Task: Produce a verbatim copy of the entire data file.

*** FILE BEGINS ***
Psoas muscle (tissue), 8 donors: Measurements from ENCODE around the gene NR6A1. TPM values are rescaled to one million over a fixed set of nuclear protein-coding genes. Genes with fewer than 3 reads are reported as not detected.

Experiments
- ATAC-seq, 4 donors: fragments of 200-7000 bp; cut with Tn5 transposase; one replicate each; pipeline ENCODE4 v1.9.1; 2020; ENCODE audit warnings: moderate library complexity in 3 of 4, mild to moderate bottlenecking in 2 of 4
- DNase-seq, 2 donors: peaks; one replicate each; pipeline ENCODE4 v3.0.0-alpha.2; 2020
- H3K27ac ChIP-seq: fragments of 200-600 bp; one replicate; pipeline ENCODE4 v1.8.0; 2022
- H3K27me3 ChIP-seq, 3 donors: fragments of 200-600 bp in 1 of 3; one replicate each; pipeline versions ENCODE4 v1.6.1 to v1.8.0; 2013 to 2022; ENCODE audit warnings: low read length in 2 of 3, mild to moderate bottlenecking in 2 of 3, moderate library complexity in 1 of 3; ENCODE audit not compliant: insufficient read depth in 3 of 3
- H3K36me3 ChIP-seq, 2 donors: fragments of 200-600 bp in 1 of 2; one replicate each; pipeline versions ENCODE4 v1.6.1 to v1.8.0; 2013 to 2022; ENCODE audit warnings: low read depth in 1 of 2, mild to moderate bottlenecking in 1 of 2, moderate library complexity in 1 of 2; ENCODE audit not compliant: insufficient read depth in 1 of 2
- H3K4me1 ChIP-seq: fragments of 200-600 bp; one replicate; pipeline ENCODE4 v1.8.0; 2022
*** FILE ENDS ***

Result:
Psoas muscle (tissue), 8 donors: Measurements from ENCODE around the gene NR6A1. TPM values are rescaled to one million over a fixed set of nuclear protein-coding genes. Genes with fewer than 3 reads are reported as not detected.

Experiments
- ATAC-seq, 4 donors: fragments of 200-7000 bp; cut with Tn5 transposase; one replicate each; pipeline ENCODE4 v1.9.1; 2020; ENCODE audit warnings: moderate library complexity in 3 of 4, mild to moderate bottlenecking in 2 of 4
- DNase-seq, 2 donors: peaks; one replicate each; pipeline ENCODE4 v3.0.0-alpha.2; 2020
- H3K27ac ChIP-seq: fragments of 200-600 bp; one replicate; pipeline ENCODE4 v1.8.0; 2022
- H3K27me3 ChIP-seq, 3 donors: fragments of 200-600 bp in 1 of 3; one replicate each; pipeline versions ENCODE4 v1.6.1 to v1.8.0; 2013 to 2022; ENCODE audit warnings: low read length in 2 of 3, mild to moderate bottlenecking in 2 of 3, moderate library complexity in 1 of 3; ENCODE audit not compliant: insufficient read depth in 3 of 3
- H3K36me3 ChIP-seq, 2 donors: fragments of 200-600 bp in 1 of 2; one replicate each; pipeline versions ENCODE4 v1.6.1 to v1.8.0; 2013 to 2022; ENCODE audit warnings: low read depth in 1 of 2, mild to moderate bottlenecking in 1 of 2, moderate library complexity in 1 of 2; ENCODE audit not compliant: insufficient read depth in 1 of 2
- H3K4me1 ChIP-seq: fragments of 200-600 bp; one replicate; pipeline ENCODE4 v1.8.0; 2022